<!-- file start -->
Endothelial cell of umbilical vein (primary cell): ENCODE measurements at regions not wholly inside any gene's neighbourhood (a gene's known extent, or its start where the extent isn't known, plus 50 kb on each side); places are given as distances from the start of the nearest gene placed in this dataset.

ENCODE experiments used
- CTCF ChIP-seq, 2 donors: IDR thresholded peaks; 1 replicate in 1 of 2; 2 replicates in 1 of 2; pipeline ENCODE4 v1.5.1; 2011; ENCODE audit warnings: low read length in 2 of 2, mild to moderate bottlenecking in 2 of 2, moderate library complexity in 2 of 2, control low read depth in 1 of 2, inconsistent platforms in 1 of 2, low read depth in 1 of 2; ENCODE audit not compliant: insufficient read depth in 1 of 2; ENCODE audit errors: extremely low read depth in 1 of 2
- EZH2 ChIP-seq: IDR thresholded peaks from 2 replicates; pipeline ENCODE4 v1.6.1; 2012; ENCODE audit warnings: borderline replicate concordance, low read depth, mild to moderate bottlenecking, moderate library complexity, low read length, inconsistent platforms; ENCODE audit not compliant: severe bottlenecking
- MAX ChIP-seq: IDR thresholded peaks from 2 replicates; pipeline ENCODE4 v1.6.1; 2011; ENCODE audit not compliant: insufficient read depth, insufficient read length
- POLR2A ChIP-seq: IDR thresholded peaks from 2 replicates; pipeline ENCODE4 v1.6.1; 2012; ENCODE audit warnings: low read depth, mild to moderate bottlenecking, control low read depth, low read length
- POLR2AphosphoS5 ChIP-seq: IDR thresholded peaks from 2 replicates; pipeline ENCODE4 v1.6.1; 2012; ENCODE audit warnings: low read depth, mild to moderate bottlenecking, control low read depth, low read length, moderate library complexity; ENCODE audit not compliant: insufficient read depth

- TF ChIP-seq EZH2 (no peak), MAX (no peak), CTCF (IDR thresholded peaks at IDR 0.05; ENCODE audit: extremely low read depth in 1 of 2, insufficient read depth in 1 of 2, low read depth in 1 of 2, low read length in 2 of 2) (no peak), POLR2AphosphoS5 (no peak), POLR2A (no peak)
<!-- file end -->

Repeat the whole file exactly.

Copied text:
Endothelial cell of umbilical vein (primary cell): ENCODE measurements at regions not wholly inside any gene's neighbourhood (a gene's known extent, or its start where the extent isn't known, plus 50 kb on each side); places are given as distances from the start of the nearest gene placed in this dataset.

ENCODE experiments used
- CTCF ChIP-seq, 2 donors: IDR thresholded peaks; 1 replicate in 1 of 2; 2 replicates in 1 of 2; pipeline ENCODE4 v1.5.1; 2011; ENCODE audit warnings: low read length in 2 of 2, mild to moderate bottlenecking in 2 of 2, moderate library complexity in 2 of 2, control low read depth in 1 of 2, inconsistent platforms in 1 of 2, low read depth in 1 of 2; ENCODE audit not compliant: insufficient read depth in 1 of 2; ENCODE audit errors: extremely low read depth in 1 of 2
- EZH2 ChIP-seq: IDR thresholded peaks from 2 replicates; pipeline ENCODE4 v1.6.1; 2012; ENCODE audit warnings: borderline replicate concordance, low read depth, mild to moderate bottlenecking, moderate library complexity, low read length, inconsistent platforms; ENCODE audit not compliant: severe bottlenecking
- MAX ChIP-seq: IDR thresholded peaks from 2 replicates; pipeline ENCODE4 v1.6.1; 2011; ENCODE audit not compliant: insufficient read depth, insufficient read length
- POLR2A ChIP-seq: IDR thresholded peaks from 2 replicates; pipeline ENCODE4 v1.6.1; 2012; ENCODE audit warnings: low read depth, mild to moderate bottlenecking, control low read depth, low read length
- POLR2AphosphoS5 ChIP-seq: IDR thresholded peaks from 2 replicates; pipeline ENCODE4 v1.6.1; 2012; ENCODE audit warnings: low read depth, mild to moderate bottlenecking, control low read depth, low read length, moderate library complexity; ENCODE audit not compliant: insufficient read depth

- TF ChIP-seq EZH2 (no peak), MAX (no peak), CTCF (IDR thresholded peaks at IDR 0.05; ENCODE audit: extremely low read depth in 1 of 2, insufficient read depth in 1 of 2, low read depth in 1 of 2, low read length in 2 of 2) (no peak), POLR2AphosphoS5 (no peak), POLR2A (no peak)